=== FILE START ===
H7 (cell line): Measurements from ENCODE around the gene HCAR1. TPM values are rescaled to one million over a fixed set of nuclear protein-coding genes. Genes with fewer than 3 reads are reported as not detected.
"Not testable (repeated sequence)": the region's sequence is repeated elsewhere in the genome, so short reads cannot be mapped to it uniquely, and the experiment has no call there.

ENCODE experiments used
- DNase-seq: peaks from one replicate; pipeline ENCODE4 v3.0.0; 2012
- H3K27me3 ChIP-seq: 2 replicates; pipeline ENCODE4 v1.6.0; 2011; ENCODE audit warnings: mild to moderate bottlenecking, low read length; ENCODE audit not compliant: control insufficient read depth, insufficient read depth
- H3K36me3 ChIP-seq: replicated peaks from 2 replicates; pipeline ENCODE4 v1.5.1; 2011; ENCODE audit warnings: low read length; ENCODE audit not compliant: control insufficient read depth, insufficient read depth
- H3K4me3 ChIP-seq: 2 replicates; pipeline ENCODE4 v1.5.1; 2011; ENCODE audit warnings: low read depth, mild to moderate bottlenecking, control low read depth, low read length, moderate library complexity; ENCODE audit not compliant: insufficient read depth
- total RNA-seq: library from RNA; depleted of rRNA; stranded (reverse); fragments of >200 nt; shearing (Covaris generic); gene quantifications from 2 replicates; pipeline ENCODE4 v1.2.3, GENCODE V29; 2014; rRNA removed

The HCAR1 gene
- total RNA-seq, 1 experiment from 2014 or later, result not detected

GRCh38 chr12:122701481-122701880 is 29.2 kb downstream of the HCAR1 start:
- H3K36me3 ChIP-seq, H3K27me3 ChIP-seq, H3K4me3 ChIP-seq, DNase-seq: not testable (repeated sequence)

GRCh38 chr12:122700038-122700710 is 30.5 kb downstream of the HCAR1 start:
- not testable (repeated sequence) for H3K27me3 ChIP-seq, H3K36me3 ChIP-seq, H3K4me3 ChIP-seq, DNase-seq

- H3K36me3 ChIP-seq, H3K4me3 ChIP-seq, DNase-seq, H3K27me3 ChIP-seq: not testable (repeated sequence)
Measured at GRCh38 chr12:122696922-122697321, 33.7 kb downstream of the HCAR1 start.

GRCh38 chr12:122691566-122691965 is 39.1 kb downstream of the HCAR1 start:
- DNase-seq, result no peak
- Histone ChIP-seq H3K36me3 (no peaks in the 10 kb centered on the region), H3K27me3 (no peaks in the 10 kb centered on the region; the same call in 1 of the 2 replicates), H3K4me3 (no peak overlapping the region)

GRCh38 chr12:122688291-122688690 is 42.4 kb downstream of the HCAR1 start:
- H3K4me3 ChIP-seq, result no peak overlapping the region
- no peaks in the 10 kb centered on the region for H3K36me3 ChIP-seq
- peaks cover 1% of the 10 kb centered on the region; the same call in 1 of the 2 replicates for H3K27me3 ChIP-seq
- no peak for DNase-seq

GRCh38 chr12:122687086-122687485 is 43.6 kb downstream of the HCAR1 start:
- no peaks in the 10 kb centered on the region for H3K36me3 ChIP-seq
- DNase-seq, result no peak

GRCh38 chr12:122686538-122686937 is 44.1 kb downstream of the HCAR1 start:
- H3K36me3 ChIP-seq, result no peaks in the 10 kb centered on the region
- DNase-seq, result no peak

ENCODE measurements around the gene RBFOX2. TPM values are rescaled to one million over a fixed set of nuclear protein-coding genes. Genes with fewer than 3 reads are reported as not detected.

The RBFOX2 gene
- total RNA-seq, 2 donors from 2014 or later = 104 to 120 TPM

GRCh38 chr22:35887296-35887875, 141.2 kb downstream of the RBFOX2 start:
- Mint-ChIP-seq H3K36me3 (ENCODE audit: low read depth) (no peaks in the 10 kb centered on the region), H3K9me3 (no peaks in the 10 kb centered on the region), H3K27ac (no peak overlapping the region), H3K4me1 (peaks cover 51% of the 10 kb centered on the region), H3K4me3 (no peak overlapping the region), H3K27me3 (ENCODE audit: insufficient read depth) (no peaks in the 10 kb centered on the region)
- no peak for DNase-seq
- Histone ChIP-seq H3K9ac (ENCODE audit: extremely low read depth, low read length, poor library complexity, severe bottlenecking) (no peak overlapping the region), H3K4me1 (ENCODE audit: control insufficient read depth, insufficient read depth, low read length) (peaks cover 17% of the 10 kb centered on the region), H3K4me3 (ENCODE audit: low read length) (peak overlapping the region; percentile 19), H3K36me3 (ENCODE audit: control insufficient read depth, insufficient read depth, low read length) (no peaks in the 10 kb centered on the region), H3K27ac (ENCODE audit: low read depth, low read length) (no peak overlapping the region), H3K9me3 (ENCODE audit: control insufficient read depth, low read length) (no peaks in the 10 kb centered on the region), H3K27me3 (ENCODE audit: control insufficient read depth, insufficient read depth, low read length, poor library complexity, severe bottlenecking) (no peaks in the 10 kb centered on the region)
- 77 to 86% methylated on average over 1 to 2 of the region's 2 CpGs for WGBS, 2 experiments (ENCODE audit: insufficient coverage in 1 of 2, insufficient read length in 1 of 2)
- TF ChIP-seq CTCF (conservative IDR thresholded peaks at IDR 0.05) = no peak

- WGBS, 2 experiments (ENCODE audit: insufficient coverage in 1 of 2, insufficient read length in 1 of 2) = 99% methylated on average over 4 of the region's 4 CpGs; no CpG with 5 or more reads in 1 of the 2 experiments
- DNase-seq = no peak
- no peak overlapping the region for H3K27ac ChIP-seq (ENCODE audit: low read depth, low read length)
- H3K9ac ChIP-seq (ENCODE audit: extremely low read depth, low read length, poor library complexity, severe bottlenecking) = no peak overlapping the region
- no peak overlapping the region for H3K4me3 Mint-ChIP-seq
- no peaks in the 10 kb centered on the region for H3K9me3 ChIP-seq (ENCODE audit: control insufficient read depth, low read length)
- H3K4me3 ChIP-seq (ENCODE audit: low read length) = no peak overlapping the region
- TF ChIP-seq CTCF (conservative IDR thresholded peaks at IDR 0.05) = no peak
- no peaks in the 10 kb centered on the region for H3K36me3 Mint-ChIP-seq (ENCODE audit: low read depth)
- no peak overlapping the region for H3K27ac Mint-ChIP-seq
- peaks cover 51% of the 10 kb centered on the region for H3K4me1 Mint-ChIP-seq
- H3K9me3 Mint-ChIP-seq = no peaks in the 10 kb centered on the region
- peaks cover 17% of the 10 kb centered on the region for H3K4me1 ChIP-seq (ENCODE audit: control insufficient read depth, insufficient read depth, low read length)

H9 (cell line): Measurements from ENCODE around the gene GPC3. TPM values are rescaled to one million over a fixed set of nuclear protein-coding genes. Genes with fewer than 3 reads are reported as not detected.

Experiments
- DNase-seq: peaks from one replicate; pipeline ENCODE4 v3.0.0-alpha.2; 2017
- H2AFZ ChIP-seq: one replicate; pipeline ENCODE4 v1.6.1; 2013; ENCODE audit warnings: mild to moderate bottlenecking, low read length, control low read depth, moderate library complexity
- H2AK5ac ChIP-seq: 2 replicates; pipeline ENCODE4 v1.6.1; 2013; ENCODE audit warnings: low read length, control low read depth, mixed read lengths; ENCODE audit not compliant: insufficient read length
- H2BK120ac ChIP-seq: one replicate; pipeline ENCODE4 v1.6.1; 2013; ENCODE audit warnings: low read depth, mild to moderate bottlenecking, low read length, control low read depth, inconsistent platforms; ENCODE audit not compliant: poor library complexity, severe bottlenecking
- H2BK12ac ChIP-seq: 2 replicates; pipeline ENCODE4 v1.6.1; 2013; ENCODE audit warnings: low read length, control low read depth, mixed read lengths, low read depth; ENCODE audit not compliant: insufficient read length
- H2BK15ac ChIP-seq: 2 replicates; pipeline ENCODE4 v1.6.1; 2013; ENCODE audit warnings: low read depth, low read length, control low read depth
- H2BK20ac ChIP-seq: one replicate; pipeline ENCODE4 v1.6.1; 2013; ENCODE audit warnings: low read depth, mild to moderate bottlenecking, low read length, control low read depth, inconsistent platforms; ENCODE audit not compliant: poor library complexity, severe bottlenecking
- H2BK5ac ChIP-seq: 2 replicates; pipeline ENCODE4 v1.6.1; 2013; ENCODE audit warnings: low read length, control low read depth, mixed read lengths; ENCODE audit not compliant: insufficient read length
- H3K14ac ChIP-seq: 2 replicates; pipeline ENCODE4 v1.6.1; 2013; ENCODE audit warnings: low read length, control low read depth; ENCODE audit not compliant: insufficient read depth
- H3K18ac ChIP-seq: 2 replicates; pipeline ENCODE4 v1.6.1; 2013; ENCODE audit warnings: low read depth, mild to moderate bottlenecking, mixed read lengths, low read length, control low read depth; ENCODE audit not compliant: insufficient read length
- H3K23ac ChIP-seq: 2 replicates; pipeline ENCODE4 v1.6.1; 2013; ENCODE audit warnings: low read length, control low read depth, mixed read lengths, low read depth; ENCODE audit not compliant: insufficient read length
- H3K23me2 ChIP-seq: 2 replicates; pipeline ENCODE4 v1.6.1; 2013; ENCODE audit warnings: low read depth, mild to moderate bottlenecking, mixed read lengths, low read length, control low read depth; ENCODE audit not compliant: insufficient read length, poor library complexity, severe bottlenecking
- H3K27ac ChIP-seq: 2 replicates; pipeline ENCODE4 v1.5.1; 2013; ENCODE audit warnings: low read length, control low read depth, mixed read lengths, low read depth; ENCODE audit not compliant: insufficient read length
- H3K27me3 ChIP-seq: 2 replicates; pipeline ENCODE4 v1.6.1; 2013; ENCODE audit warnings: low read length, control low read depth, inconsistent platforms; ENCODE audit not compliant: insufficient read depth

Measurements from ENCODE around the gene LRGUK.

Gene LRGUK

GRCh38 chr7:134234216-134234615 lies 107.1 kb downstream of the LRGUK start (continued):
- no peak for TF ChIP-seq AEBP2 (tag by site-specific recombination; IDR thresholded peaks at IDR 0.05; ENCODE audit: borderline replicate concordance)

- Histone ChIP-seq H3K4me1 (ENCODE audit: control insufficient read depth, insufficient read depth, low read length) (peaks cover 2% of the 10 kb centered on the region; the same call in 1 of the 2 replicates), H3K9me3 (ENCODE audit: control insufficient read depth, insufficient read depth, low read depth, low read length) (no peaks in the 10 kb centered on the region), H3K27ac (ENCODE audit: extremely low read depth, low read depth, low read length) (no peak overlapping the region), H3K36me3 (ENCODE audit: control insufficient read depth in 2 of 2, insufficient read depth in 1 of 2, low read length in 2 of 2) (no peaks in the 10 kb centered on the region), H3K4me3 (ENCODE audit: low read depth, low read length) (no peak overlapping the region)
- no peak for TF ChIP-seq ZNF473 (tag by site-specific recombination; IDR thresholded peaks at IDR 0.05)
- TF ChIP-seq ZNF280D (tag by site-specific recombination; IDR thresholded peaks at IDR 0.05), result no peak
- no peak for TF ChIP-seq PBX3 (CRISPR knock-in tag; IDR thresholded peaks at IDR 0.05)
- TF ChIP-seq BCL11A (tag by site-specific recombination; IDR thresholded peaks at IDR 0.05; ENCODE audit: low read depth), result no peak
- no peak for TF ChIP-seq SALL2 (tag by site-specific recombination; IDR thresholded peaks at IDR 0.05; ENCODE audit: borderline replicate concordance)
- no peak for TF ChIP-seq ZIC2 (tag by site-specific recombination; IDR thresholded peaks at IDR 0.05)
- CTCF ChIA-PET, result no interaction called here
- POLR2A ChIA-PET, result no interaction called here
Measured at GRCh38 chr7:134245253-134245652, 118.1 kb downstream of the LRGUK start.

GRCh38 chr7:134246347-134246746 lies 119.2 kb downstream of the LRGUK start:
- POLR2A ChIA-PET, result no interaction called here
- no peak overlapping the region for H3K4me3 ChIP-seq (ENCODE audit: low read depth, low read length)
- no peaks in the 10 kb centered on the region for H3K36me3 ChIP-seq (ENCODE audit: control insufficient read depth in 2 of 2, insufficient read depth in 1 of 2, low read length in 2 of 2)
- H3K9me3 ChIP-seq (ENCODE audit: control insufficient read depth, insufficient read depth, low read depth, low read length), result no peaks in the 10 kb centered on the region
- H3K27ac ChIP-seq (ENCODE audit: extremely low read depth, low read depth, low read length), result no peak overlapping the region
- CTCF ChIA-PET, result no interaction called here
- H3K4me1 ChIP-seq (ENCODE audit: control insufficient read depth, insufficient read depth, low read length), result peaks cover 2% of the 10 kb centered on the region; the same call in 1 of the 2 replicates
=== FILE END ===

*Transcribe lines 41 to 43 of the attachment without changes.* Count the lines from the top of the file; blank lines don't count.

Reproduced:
- DNase-seq = no peak
- no peak overlapping the region for H3K27ac ChIP-seq (ENCODE audit: low read depth, low read length)
- H3K9ac ChIP-seq (ENCODE audit: extremely low read depth, low read length, poor library complexity, severe bottlenecking) = no peak overlapping the region